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Deploying AI Solutions in Healthcare and Life Sciences

We recently caught up with Bill Fox, Healthcare and Life Sciences Lead at SambaNova Systems, to ask him to share his thoughts on what excites him about AI, the biggest challenges for organizations adopting AI, and the most interesting projects he’s worked on in his career.

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Q: You have an interesting background—from law to AI. How did that happen?
A: My legal career increasingly focused on two areas, healthcare and fraud. I litigated hundreds of healthcare-related cases and spent thousands of hours poring over medical records and talking to doctors. I was Deputy Chief at one of the first cybercrime units in any District Attorney’s Office in the country and began to understand how the internet, data, and predictive analytics really worked, and that was it, I knew I wanted to focus on understanding and explaining how those capabilities can be used to improve healthcare and drug manufacturing.

Q: What excites you about AI and how it’s advancing?
A: The most exciting shift is what is being called Software 2.0. Many of the most complex and compelling challenges in healthcare and life sciences are too complex to address with rules-based coding and legacy hardware and software. The ability to use neural networks and deep learning to address these challenges creates a tremendous opportunity to do things, such as advance drug discovery and expand access to diagnostics.

Q: What is the biggest challenge in your industry?
A: I think many people are too glib in simply saying, “healthcare is slow to adopt new technology.” Not that it’s not true, but as recent news around Haven and Watson demonstrates, healthcare, and life sciences, are not like other “industries.” The stakes are higher, the outcomes are all serious, and regulation and reimbursement play a significant role in gating innovation. We need to work very closely with clinicians, scientists, and regulators to make innovation a reality. This is really what I do in my role, helping drive cutting-edge AI capabilities into our industry.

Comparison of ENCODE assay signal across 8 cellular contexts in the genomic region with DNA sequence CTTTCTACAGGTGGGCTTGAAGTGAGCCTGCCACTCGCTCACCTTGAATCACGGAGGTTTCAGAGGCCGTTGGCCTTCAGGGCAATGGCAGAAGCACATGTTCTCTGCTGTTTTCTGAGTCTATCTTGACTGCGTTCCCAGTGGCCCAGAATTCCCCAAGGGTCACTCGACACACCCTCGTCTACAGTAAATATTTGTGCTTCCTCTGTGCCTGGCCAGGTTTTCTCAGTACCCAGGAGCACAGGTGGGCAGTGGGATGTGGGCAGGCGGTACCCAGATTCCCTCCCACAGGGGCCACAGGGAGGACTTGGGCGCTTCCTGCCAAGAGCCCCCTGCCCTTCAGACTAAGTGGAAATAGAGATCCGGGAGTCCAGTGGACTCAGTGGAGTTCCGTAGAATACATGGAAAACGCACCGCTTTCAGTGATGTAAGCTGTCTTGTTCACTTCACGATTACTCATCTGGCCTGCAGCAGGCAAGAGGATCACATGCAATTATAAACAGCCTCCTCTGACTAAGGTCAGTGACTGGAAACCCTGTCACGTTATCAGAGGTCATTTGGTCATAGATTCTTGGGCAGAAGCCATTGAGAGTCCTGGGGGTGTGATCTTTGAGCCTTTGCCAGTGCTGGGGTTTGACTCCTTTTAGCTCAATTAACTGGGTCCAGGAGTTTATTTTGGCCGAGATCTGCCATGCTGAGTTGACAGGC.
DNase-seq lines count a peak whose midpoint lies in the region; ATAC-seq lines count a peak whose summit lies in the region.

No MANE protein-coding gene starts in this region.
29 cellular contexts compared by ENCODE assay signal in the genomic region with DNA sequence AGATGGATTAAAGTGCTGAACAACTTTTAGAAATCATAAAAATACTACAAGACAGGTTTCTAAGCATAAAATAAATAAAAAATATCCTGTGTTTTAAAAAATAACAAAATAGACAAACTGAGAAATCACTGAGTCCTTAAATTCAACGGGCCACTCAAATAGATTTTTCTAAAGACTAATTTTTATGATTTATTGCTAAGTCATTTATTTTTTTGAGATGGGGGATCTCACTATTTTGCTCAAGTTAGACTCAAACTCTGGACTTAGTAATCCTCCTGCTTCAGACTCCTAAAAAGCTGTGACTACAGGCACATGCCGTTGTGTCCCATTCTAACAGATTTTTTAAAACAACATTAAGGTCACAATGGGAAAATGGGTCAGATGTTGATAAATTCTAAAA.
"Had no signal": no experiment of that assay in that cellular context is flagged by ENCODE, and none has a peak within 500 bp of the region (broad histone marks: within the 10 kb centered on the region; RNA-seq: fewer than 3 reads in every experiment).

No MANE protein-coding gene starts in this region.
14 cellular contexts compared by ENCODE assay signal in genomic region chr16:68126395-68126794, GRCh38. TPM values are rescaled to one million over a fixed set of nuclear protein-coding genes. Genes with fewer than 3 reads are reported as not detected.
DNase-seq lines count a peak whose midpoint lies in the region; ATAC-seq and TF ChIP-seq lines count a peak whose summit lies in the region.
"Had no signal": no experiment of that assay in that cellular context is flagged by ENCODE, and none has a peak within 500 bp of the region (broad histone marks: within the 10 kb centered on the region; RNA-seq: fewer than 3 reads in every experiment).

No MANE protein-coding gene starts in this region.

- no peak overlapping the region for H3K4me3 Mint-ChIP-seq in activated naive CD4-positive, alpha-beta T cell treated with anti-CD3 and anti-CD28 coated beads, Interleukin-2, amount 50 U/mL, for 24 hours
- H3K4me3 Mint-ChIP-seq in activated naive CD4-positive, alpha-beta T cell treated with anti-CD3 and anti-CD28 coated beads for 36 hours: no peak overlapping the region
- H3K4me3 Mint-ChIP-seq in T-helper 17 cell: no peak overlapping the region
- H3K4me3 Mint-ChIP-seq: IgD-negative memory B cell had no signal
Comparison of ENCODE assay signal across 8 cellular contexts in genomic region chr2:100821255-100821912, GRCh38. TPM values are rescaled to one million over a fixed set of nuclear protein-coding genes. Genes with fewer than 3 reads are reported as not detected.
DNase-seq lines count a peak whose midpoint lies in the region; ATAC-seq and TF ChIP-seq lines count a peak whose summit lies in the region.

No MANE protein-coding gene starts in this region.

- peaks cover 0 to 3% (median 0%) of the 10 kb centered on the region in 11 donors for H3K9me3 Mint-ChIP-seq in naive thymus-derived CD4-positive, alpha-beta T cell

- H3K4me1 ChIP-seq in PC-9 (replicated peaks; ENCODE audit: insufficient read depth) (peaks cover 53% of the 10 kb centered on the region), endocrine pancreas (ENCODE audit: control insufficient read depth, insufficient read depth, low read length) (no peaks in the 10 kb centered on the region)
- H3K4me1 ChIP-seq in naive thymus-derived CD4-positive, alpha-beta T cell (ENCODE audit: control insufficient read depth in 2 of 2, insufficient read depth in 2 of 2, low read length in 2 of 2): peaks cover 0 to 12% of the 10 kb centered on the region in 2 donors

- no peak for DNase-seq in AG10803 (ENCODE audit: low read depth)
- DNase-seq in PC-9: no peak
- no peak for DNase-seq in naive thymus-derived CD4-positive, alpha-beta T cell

Q: How has the pandemic affected this trajectory?
A: The consensus seems to be that the pandemic moved technology adoption, and in particular, telehealth and virtual care, five years forward in a few months. I don’t believe we will ever go all the way back. What we have in place is V.1 of what healthcare will look like in 5-10 years. AI will improve every aspect of telehealth, from symptom checking to doctor matching to virtual assistants. Further, let’s not forget the amazing work done by science and pharma in developing and delivering multiple highly effective vaccines in a timeline many said was impossible. Driving AI into every aspect of drug discovery can hopefully make this rapid development the industry standard.

Q: What’s on the minds of Healthcare and Life Sciences companies these days?
A: We’re talking about the tremendous progress that has been made using AI in both healthcare and pharma, using real-world examples across NLP, computer vision, and recommendation models, but also on what organizations need to do to prepare for next-generation AI. We’re answering questions around how higher resolution computer vision can be used to improve diagnostics, how we can improve NLP models to personalize communications, and even addressing what “Netflix”—more specifically state-of-the-art recommendation models—has to do with drug discovery.

Learn More

  • Watch the CNBC video. CEO Rodrigo Liang explains how SambaNova makes it easier for organizations of all sizes to deploy AI technology.
  • Read the solution brief. Dataflow-as-a-Service provides comprehensive services, models, and a platform to help companies deploy customized AI solutions with confidence.
  • Visit our website to learn how organizations can deploy AI up to 18 months faster with fully managed, expert application services.
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